What has happened to the great American auto industry? Are General Motors, Ford and Chrysler headed for oblivion? And, more immediately, is there any way for General Motors to stop its dizzying free fall? Last week, the world’s largest automaker announced that it expects to post a devastating loss of almost $1 billion for the last six months-a portent of disaster.
If there’s a glimmer of light on G.M.’s horizon, we can’t find it. The company has $23 billion in cash, but owes about $30 billion. It’s original projection of a positive cash flow of $2 billion this year now looks like a negative cash flow of $2 billion. To add insult to injury, G.M. has to pay Fiat $2 billion to extract itself from a foolish deal the company made in which ailing Fiat would be given the right to sell its auto business to G.M. Meanwhile, G.M.’s credit rating is on the brink of being downgraded to junk-bond status.
Perhaps the most critical factor is market share. Twenty-five years ago, G.M.’s share of the U.S. market was over 50 percent. Ten years ago, they had 33 percent, and today they have just 25 percent. G.M. is not alone: In 1999, Detroit’s big three held almost 71 percent of the U.S. market; now they have just 58 percent, and that number shows no signs of changing direction. Indeed, Chrysler is basically out of business, and Ford is looking shaky at best. How did three of the world’s most recognizable brand names become dinosaurs on the brink of extinction? What happened?
A complacent arrogance on the part of the U.S. automakers’ management is largely to blame. Years ago, people went to work for G.M., Ford and Chrysler because they were great, cushy jobs. You didn’t have to do a darn thing, and as long as you showed up and kept your nose clean, eventually you could buy a nice pile in Grosse Pointe or Bloomfield Hills. The problem was, these coddled executives eventually became upper management, and snoozed their way through the 1980’s and 1990’s as the foreign auto makers blew right by them. Now they wake up to find that they don’t have the engineering or the design to compete, and that the European and Japanese auto makers are eating their lunch. (In the old days, you couldn’t find a place to repair a foreign car. Now the network of foreign dealerships is so widespread, it’s as easy-if not easier-to get a foreign car serviced and repaired as an American model.)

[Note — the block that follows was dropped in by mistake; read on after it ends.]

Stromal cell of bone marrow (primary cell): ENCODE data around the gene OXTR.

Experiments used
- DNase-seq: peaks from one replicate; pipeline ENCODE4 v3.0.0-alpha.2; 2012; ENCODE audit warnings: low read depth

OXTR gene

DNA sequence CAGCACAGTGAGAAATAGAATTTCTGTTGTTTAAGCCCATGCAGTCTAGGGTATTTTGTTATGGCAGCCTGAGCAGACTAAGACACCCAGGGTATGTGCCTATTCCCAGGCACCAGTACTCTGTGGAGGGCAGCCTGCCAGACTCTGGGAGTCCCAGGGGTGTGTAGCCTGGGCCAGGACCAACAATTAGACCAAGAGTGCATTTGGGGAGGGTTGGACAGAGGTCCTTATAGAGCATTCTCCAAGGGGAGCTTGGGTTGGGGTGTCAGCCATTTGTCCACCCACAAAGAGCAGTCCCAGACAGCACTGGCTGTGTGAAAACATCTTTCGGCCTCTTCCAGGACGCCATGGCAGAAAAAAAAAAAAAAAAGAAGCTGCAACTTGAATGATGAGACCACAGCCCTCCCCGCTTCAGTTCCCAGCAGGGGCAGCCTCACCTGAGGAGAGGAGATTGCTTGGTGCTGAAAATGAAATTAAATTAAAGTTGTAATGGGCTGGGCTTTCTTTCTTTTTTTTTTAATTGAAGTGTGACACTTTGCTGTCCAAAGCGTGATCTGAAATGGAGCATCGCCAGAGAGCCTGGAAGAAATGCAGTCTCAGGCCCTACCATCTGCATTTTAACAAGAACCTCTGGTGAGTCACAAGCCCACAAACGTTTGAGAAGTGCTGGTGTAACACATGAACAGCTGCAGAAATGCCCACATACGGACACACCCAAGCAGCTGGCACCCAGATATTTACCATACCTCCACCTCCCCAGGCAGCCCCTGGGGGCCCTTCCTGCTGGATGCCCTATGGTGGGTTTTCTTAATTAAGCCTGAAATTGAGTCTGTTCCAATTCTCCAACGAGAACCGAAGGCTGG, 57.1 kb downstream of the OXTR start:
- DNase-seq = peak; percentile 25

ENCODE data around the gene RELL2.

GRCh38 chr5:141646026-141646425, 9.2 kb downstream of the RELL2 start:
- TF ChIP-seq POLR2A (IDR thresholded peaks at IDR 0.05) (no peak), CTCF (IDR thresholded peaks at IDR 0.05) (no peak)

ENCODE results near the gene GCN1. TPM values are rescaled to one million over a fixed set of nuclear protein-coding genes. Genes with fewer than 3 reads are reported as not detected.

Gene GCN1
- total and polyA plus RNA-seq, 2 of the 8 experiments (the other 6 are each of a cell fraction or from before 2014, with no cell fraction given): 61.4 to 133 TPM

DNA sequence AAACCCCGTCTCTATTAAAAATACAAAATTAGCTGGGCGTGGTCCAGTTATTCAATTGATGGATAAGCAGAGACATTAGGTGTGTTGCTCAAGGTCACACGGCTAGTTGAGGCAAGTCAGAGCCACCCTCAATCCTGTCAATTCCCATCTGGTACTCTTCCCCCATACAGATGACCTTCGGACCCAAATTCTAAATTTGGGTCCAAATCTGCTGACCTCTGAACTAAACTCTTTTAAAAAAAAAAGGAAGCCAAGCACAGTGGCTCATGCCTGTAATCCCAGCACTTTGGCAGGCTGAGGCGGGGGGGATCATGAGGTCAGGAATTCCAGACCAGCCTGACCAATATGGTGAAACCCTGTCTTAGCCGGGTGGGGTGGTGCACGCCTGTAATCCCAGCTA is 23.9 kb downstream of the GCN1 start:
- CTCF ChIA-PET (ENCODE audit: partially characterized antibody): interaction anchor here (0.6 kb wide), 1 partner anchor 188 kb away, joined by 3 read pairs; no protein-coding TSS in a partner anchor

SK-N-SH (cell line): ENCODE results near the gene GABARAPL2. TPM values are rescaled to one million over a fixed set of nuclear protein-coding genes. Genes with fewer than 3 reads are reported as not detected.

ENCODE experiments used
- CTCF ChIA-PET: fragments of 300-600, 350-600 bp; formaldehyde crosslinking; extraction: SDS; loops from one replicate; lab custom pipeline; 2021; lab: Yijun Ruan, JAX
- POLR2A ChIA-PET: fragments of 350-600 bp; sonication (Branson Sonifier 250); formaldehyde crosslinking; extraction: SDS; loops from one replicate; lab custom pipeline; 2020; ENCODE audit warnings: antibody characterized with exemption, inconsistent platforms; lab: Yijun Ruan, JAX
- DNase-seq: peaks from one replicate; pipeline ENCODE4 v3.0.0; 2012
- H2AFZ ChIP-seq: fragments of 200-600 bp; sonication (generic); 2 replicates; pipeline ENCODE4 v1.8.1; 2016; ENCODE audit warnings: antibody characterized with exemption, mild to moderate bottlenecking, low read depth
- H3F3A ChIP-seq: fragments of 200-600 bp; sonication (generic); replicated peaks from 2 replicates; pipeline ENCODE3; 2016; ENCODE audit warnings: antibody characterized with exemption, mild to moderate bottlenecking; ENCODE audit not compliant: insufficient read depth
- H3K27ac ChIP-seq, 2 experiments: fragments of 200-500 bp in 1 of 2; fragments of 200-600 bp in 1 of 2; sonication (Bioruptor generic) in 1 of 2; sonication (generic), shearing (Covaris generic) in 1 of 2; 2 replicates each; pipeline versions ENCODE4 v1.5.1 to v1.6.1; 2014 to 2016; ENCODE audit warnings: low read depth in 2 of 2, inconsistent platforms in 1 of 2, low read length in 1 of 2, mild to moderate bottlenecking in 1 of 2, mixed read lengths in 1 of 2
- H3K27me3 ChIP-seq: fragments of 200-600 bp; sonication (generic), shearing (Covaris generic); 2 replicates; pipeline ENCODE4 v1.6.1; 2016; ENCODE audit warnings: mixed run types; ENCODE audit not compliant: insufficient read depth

And so the once-great American corporation that produced such brand names as Buick, Oldsmobile, Pontiac, Chevrolet and Cadillac-names that have long since lost their luster and market power-looks to be almost beyond saving. G.M. has announced plans to trim its bloated white-collar work force by as much as 28 percent in some departments. Not to mention that the company faces a bruising fight over health-care benefits with the United Auto Workers union.
Can G.M. turn around? The situation almost requires an extraordinary C.E.O. type to go in there and make the radical changes that might be necessary. But who would that be? And who might have the power to do it?
City Student Wins Intel Prize
tudents from New York City schools regularly dominate the lists of semifinalists and finalists for the Intel Science Talent Search, the country’s most prestigious science contest. This year, for the first time since 2000, a New York City student has also won the top prize. And the winning project reminds us of how much the world has changed since the city’s last first-place finish.